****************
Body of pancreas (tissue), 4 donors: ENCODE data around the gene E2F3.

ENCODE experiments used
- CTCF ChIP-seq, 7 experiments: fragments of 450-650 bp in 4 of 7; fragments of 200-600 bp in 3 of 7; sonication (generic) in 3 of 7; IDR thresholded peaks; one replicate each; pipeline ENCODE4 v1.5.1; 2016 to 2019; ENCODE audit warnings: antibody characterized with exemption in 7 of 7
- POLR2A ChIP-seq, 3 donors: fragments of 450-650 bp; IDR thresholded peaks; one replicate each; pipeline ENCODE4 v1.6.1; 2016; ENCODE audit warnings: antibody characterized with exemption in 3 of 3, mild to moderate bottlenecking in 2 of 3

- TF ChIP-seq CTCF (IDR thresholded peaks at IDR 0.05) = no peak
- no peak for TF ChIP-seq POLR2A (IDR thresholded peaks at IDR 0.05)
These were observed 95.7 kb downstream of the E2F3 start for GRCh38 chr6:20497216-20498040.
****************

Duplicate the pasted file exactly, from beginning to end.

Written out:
Body of pancreas (tissue), 4 donors: ENCODE data around the gene E2F3.

ENCODE experiments used
- CTCF ChIP-seq, 7 experiments: fragments of 450-650 bp in 4 of 7; fragments of 200-600 bp in 3 of 7; sonication (generic) in 3 of 7; IDR thresholded peaks; one replicate each; pipeline ENCODE4 v1.5.1; 2016 to 2019; ENCODE audit warnings: antibody characterized with exemption in 7 of 7
- POLR2A ChIP-seq, 3 donors: fragments of 450-650 bp; IDR thresholded peaks; one replicate each; pipeline ENCODE4 v1.6.1; 2016; ENCODE audit warnings: antibody characterized with exemption in 3 of 3, mild to moderate bottlenecking in 2 of 3

- TF ChIP-seq CTCF (IDR thresholded peaks at IDR 0.05) = no peak
- no peak for TF ChIP-seq POLR2A (IDR thresholded peaks at IDR 0.05)
These were observed 95.7 kb downstream of the E2F3 start for GRCh38 chr6:20497216-20498040.